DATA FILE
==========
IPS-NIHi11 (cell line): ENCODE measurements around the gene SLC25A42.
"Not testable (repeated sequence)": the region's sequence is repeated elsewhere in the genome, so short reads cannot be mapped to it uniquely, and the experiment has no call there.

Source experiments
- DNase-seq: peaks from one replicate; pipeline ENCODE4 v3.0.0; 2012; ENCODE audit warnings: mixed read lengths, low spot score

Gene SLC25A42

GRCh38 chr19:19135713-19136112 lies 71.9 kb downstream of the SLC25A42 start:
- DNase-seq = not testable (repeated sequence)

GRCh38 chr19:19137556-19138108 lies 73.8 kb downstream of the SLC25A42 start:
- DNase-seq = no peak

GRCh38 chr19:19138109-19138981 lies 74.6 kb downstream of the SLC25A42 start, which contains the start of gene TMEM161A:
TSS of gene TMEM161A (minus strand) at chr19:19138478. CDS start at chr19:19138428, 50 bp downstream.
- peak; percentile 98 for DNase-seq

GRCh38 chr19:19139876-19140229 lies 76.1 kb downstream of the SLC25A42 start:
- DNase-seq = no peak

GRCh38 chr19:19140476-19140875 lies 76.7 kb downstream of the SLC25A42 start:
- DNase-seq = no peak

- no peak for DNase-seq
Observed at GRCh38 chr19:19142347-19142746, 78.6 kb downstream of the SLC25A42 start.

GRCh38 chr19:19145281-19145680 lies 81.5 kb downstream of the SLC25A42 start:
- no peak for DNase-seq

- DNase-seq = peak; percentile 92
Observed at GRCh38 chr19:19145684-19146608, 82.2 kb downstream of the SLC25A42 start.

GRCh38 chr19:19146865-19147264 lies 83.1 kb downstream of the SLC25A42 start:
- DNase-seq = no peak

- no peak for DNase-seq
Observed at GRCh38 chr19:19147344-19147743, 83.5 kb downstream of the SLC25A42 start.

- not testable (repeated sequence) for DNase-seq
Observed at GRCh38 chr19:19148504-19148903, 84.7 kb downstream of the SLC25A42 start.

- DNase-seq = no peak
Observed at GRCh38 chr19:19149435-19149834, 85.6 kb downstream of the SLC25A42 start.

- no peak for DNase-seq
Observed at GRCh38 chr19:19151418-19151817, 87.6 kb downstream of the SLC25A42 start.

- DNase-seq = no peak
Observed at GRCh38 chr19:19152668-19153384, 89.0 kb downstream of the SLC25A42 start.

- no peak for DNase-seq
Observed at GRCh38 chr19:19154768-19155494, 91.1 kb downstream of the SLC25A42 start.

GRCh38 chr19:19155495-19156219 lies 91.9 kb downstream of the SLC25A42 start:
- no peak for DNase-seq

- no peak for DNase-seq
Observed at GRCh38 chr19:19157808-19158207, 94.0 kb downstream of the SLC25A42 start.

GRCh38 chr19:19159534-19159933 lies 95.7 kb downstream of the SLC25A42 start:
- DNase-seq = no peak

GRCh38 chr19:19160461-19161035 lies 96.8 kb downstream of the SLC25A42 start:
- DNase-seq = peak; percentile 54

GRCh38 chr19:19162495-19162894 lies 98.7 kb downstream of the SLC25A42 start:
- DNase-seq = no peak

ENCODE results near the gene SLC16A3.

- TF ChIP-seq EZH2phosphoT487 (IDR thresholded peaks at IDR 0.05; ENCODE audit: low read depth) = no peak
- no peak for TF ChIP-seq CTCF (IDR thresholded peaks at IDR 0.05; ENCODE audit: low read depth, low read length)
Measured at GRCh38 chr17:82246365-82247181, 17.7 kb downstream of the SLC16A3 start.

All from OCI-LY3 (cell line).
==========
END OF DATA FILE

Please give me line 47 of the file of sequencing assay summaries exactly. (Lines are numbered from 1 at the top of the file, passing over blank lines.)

ENCODE results near the gene SLC16A3.